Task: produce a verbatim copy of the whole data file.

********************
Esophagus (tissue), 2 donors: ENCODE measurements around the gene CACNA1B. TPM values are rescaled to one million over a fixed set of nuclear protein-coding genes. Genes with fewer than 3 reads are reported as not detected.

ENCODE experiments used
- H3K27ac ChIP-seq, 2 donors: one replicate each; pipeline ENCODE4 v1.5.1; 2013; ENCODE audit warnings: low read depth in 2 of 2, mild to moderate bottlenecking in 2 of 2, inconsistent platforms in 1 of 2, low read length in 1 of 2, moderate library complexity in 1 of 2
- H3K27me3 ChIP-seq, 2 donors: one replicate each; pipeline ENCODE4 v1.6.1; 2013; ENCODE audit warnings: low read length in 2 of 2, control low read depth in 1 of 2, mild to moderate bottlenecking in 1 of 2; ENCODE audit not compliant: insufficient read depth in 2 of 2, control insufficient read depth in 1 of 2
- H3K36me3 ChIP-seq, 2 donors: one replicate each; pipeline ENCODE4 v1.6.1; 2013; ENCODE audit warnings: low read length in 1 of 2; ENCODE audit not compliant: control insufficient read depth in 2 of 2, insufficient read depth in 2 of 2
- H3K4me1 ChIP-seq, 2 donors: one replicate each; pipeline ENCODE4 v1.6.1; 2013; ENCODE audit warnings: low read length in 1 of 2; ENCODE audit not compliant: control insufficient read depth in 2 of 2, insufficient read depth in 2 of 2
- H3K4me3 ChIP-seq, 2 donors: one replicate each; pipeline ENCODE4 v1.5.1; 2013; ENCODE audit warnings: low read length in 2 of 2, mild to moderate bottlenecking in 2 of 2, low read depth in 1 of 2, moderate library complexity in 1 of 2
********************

Esophagus (tissue), 2 donors: ENCODE measurements around the gene CACNA1B. TPM values are rescaled to one million over a fixed set of nuclear protein-coding genes. Genes with fewer than 3 reads are reported as not detected.

ENCODE experiments used
- H3K27ac ChIP-seq, 2 donors: one replicate each; pipeline ENCODE4 v1.5.1; 2013; ENCODE audit warnings: low read depth in 2 of 2, mild to moderate bottlenecking in 2 of 2, inconsistent platforms in 1 of 2, low read length in 1 of 2, moderate library complexity in 1 of 2
- H3K27me3 ChIP-seq, 2 donors: one replicate each; pipeline ENCODE4 v1.6.1; 2013; ENCODE audit warnings: low read length in 2 of 2, control low read depth in 1 of 2, mild to moderate bottlenecking in 1 of 2; ENCODE audit not compliant: insufficient read depth in 2 of 2, control insufficient read depth in 1 of 2
- H3K36me3 ChIP-seq, 2 donors: one replicate each; pipeline ENCODE4 v1.6.1; 2013; ENCODE audit warnings: low read length in 1 of 2; ENCODE audit not compliant: control insufficient read depth in 2 of 2, insufficient read depth in 2 of 2
- H3K4me1 ChIP-seq, 2 donors: one replicate each; pipeline ENCODE4 v1.6.1; 2013; ENCODE audit warnings: low read length in 1 of 2; ENCODE audit not compliant: control insufficient read depth in 2 of 2, insufficient read depth in 2 of 2
- H3K4me3 ChIP-seq, 2 donors: one replicate each; pipeline ENCODE4 v1.5.1; 2013; ENCODE audit warnings: low read length in 2 of 2, mild to moderate bottlenecking in 2 of 2, low read depth in 1 of 2, moderate library complexity in 1 of 2